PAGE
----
After the Phillies let him go in August 1979, he rejoined the Dodgers as one of Tommy Lasorda’s coaches from 1980-82. In 1981, Ozark helped Los Angeles win the World Series over the New York Yankees. He joined Frank Robinson’s staff in San Francisco as a coach in 1983. When Robinson was fired during the following season, Ozark served briefly as interim manager before wrapping up his career as a scout for San Francisco. Counting his Giants’ tenure, Ozark compiled a lifetime record of 618 wins and 542 losses (.533).
While he is most remembered as an easy-going clubhouse manager, Ozark also had his light moments.
One of the most memorable instances was during the 1979 season when the Phillies were slumping. Ozark decided to literally pull the lineup out of a hat. Schmidt’s name popped out first, and the Hall of Famer led off with a home run to dead center against San Francisco’s John Montefusco.
“He was a good friend, my first major league manager, played a major role in the early years of my career, and he was instrumental in building us into prominence in the mid-1970s,” Schmidt said. “He brought a wealth of baseball experience from his years with the Dodgers to Philadelphia, and we were fortunate to have him as our leader throughout that time.”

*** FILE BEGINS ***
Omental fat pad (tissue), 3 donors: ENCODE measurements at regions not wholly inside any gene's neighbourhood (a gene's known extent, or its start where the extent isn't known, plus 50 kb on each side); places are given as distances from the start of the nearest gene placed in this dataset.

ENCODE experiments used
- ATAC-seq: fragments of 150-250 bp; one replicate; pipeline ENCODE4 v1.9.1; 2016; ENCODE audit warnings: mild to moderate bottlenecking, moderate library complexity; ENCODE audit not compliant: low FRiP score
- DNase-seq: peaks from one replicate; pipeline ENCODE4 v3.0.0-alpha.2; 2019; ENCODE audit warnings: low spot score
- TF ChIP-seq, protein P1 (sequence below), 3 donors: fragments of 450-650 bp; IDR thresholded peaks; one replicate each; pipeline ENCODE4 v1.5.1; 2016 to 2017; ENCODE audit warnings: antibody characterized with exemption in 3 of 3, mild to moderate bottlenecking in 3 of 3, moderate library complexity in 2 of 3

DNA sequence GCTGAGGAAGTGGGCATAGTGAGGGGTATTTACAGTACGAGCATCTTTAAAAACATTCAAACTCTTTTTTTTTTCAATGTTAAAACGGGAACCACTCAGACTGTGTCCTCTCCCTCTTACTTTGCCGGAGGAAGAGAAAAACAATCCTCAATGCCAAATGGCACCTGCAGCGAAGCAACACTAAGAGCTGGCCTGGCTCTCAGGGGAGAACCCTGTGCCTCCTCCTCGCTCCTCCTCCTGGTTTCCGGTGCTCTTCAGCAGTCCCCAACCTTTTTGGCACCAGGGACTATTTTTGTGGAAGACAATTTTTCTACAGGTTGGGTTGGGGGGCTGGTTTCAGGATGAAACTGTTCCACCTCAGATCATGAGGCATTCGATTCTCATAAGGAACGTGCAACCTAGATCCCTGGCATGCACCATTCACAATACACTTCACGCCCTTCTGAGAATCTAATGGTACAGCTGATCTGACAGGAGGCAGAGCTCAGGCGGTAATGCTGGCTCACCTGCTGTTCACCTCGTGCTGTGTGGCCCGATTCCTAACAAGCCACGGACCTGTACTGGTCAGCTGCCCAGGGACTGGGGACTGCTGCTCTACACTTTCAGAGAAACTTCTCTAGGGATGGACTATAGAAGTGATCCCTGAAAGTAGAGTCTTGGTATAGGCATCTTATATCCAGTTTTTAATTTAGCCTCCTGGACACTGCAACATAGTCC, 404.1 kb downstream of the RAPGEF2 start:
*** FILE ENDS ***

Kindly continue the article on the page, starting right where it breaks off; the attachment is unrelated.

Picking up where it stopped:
Even more unique was his folksy way of telling stories, using occasional malapropisms. Some reporters who covered Ozark’s team even suggested similarities with Yogi Berra. Among some of his famous ones were:
“Half of this game is 90 percent mental.”
“Contrary to popular belief, I have always had a wonderful repertoire with my players.”
“Even Napoleon had his Watergate.”
“It is beyond my apprehension.”
“He was the perfect manager for the Phillies in the 70s,” said former Philadelphia catcher Bob Boone. “He had the patience of Job and helped all of us grow up as men and players.”